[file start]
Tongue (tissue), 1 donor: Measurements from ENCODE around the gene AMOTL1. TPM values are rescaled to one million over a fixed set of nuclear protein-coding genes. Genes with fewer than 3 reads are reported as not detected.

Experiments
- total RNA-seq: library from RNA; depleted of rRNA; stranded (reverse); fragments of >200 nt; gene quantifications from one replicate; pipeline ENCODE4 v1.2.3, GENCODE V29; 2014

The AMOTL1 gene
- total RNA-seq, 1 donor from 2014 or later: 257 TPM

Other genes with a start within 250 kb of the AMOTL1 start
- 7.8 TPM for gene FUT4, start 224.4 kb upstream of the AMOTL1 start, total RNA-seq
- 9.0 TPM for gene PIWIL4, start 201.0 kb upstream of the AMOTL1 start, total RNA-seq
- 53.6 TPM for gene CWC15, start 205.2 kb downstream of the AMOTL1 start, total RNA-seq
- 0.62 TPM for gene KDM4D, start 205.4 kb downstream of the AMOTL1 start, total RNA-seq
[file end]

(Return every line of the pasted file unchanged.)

Tongue (tissue), 1 donor: Measurements from ENCODE around the gene AMOTL1. TPM values are rescaled to one million over a fixed set of nuclear protein-coding genes. Genes with fewer than 3 reads are reported as not detected.

Experiments
- total RNA-seq: library from RNA; depleted of rRNA; stranded (reverse); fragments of >200 nt; gene quantifications from one replicate; pipeline ENCODE4 v1.2.3, GENCODE V29; 2014

The AMOTL1 gene
- total RNA-seq, 1 donor from 2014 or later: 257 TPM

Other genes with a start within 250 kb of the AMOTL1 start
- 7.8 TPM for gene FUT4, start 224.4 kb upstream of the AMOTL1 start, total RNA-seq
- 9.0 TPM for gene PIWIL4, start 201.0 kb upstream of the AMOTL1 start, total RNA-seq
- 53.6 TPM for gene CWC15, start 205.2 kb downstream of the AMOTL1 start, total RNA-seq
- 0.62 TPM for gene KDM4D, start 205.4 kb downstream of the AMOTL1 start, total RNA-seq